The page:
A Merry Christmas on the Street

Christine works for legislative change in Missouri metropolitans.

Caution, adult content.

It was Christmas morning in the late ’90s. I had showered on Christmas Eve, at a house that had no electricity and no heat, but had running water. I had grabbed a fresh change of clothes at the local thrift store on Truman Road in Kansas City. I changed outside in the parking lot between the dumpsters, tossing the dirty clothes I had worn for the last four, maybe five, days.

There were always folks willing to buy sex on Christmas. Men “treating themselves to a Christmas gift.” Men thinking that if they buy sex on Christmas they are giving a “gift” to the prostituted. Such men dared not divulge their perversities to those they were in a relationship with or married to. Instead, they “gifted” their twisted sexual desires or fetishes as a selfish gift to themselves and supposedly a generous gift to their prostitute of choice. They paid a prostitute on Christmas to indulge their perversion.

I saw the bright red car heading my way. I made it to the corner and turned to walk up the block when he turned again. As I approached the street that ran behind Apple Market, he sat there waiting in his shiny sports car. He backed up slowly, rolled down the passenger window and smiled. “Get in,” he said.

As I stepped into the car, he reached his arm toward the back seat. I paused hesitantly with the car door still open, watching intently to see what he was reaching for before getting completely in the car. He pulled out a single rose. I closed the door as he handed it to me. I looked at him and back at the rose and said, “Thanks.” We drove off.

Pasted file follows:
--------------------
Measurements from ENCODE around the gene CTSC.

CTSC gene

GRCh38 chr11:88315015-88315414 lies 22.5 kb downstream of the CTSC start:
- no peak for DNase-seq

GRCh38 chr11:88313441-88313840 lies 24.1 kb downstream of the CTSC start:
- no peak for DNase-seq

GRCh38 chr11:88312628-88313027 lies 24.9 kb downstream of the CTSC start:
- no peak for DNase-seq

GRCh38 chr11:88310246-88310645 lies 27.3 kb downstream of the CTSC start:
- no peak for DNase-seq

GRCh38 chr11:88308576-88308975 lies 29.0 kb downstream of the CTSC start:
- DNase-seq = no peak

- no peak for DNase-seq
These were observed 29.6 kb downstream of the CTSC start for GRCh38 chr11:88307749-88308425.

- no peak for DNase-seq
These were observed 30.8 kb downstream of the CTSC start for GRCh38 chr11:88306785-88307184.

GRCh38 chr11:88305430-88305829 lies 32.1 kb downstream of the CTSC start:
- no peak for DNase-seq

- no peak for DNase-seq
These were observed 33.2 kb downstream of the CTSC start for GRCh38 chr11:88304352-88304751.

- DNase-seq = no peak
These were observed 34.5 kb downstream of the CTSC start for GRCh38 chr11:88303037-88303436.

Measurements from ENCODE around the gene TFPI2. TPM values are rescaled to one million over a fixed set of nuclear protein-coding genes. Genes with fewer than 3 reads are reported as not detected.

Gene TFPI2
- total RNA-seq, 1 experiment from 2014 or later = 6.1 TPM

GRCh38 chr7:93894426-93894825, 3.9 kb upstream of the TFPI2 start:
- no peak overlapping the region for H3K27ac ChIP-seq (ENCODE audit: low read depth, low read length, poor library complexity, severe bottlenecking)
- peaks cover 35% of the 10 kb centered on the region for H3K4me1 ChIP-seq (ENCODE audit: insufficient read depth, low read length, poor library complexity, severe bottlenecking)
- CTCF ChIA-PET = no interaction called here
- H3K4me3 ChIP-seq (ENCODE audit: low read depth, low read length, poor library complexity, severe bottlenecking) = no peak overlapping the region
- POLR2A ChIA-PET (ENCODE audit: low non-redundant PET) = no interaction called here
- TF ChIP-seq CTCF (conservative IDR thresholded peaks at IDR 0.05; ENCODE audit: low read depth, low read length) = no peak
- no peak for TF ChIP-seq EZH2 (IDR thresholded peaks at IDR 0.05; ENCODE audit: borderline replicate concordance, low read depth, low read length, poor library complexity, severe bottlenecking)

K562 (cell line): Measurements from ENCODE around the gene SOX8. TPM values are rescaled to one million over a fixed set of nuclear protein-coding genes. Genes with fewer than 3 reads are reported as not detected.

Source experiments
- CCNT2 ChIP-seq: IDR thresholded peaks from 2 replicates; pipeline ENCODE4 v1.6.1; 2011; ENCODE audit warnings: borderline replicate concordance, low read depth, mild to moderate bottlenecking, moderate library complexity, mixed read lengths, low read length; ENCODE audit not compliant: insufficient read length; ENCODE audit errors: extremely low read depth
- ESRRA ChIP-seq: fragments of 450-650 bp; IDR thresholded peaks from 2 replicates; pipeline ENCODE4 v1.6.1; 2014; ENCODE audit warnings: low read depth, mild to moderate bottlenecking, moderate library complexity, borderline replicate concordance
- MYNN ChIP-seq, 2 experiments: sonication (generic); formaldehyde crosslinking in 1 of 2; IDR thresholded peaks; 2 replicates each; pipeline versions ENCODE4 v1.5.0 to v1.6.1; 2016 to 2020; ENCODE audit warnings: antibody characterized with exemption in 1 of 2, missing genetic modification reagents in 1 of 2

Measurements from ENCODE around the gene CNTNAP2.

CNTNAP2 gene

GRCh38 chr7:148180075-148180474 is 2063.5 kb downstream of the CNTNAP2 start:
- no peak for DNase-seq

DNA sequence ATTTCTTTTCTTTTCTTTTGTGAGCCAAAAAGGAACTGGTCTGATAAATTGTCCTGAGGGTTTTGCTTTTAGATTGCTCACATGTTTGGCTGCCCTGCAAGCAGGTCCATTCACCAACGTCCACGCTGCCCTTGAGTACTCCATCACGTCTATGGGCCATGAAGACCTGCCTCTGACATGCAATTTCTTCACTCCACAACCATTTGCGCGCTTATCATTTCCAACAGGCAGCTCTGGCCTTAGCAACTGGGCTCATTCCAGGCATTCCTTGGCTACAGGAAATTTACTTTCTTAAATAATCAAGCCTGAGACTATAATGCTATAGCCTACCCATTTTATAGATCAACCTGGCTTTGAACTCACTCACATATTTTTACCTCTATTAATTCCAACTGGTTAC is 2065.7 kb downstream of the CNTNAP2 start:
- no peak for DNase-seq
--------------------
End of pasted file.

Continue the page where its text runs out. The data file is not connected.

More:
He asked if I was hungry, and I said, “Yes.” He said, “Let’s get you some food first, okay?” I said, “Sure.” We drove to a few places close by, but they were closed.

I smelled the rose and touched the petals. They were soft and beautiful against the stark winter landscape. Looking at the rose, he said, “The 7–11 where I got that is open. Shall we just go there to get you some food?” I agreed. I made nachos, piling on as much chili and cheese as the paper container would hold. I grabbed a bottle of OJ and a lighter and met him at the counter.

He asked if I needed cigarettes, and I said, “No, I don’t smoke.” He glanced at the lighter I was sliding in my jeans pocket, but he did not probe further and I did not offer an explanation of my addiction. We got back in the car and I thanked him. He encouraged me to go ahead and eat. He continued driving around the area where he had picked me up.

Then he said, “I saw you out last night. You’ve changed clothes since then, and you look nice.” I thanked him while thinking to myself, small talk? Really? But at least he was kind. As I finished up my food, I thanked him for letting me eat first.

“Okay, now let’s talk business,” I said. He reached into his shirt pocket and handed me a crisp $100 bill. He said, “We’re both alone on Christmas, but I have a home to go to, a warm place.” He nodded toward the hundred dollar bill in my hand. “That’s yours. Can I give you a lift to a hotel so you can have a warm place?”

The curious driver spoke again. “Well, why don’t you tell me where you would like me to drop you off so you won’t have to walk any more than you have to? It’s the least I can do. It’s a holiday, and all. I know it’s not much, but I really don’t want to take you to a dope house or anything like that, if you don’t mind.”

That’s when I realized he was giving me the money expecting nothing in return. Perplexed, I asked, “So you’re just giving me a hundred bucks and going about your business?” He smiled at me and said, “Yes, I am.” I clarified, “You don’t want anything. For real?” He said, “No I don’t. I guess you don’t get that much, huh?”

I just sat there trying to process it and finally answered, “No. No I do not.”

On this day, however, this prostituted woman would not have to have a man put his hands on her. This moment was like a miracle: no one touching me, no one pawing me.

A day of, what felt to me at that moment, freedom. A state of being that rarely found its place on my journey of life. On that blustery winter day, that gift of freedom, the connection to me as a human and not an object, was the best Christmas gift I had ever received, maybe in my entire lifetime.

“Love your neighbor, all of ’em.” -Christine Clarity McDonald

Read more at…

https://www.amazon.com/Same-Kind-Human-Marginalized-Exploited/dp/154080044X

https://www.amazon.com/Cry-Purple-Christine-McDonald/dp/1482053616

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